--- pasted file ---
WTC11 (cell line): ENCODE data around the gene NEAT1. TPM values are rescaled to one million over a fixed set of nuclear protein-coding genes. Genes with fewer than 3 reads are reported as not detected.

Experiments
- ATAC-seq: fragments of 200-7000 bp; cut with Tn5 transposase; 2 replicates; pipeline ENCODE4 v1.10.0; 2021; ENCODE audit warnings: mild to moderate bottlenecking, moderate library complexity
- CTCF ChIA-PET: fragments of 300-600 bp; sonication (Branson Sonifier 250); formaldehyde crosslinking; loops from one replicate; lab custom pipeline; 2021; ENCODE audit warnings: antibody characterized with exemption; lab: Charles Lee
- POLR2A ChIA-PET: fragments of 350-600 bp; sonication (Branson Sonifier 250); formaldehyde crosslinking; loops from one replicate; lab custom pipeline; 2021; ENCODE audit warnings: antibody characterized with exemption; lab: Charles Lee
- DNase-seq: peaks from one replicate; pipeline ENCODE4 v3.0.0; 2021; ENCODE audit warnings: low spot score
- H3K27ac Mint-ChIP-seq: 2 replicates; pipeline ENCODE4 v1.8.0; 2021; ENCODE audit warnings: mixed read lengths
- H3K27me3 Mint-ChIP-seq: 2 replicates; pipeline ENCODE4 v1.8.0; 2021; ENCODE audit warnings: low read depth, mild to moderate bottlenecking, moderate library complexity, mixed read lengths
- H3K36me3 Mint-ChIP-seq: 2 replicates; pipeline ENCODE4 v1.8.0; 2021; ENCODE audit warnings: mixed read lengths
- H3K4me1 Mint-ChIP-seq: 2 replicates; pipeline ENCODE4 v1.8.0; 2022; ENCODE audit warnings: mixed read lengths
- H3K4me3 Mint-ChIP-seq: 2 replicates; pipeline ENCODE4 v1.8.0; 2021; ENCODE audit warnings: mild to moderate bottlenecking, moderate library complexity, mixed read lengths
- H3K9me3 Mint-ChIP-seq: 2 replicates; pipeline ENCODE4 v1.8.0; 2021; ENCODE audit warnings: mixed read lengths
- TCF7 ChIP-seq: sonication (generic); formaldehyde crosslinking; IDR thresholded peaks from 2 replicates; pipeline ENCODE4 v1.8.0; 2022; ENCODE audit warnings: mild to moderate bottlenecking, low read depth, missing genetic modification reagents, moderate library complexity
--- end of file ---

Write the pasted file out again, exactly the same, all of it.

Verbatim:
WTC11 (cell line): ENCODE data around the gene NEAT1. TPM values are rescaled to one million over a fixed set of nuclear protein-coding genes. Genes with fewer than 3 reads are reported as not detected.

Experiments
- ATAC-seq: fragments of 200-7000 bp; cut with Tn5 transposase; 2 replicates; pipeline ENCODE4 v1.10.0; 2021; ENCODE audit warnings: mild to moderate bottlenecking, moderate library complexity
- CTCF ChIA-PET: fragments of 300-600 bp; sonication (Branson Sonifier 250); formaldehyde crosslinking; loops from one replicate; lab custom pipeline; 2021; ENCODE audit warnings: antibody characterized with exemption; lab: Charles Lee
- POLR2A ChIA-PET: fragments of 350-600 bp; sonication (Branson Sonifier 250); formaldehyde crosslinking; loops from one replicate; lab custom pipeline; 2021; ENCODE audit warnings: antibody characterized with exemption; lab: Charles Lee
- DNase-seq: peaks from one replicate; pipeline ENCODE4 v3.0.0; 2021; ENCODE audit warnings: low spot score
- H3K27ac Mint-ChIP-seq: 2 replicates; pipeline ENCODE4 v1.8.0; 2021; ENCODE audit warnings: mixed read lengths
- H3K27me3 Mint-ChIP-seq: 2 replicates; pipeline ENCODE4 v1.8.0; 2021; ENCODE audit warnings: low read depth, mild to moderate bottlenecking, moderate library complexity, mixed read lengths
- H3K36me3 Mint-ChIP-seq: 2 replicates; pipeline ENCODE4 v1.8.0; 2021; ENCODE audit warnings: mixed read lengths
- H3K4me1 Mint-ChIP-seq: 2 replicates; pipeline ENCODE4 v1.8.0; 2022; ENCODE audit warnings: mixed read lengths
- H3K4me3 Mint-ChIP-seq: 2 replicates; pipeline ENCODE4 v1.8.0; 2021; ENCODE audit warnings: mild to moderate bottlenecking, moderate library complexity, mixed read lengths
- H3K9me3 Mint-ChIP-seq: 2 replicates; pipeline ENCODE4 v1.8.0; 2021; ENCODE audit warnings: mixed read lengths
- TCF7 ChIP-seq: sonication (generic); formaldehyde crosslinking; IDR thresholded peaks from 2 replicates; pipeline ENCODE4 v1.8.0; 2022; ENCODE audit warnings: mild to moderate bottlenecking, low read depth, missing genetic modification reagents, moderate library complexity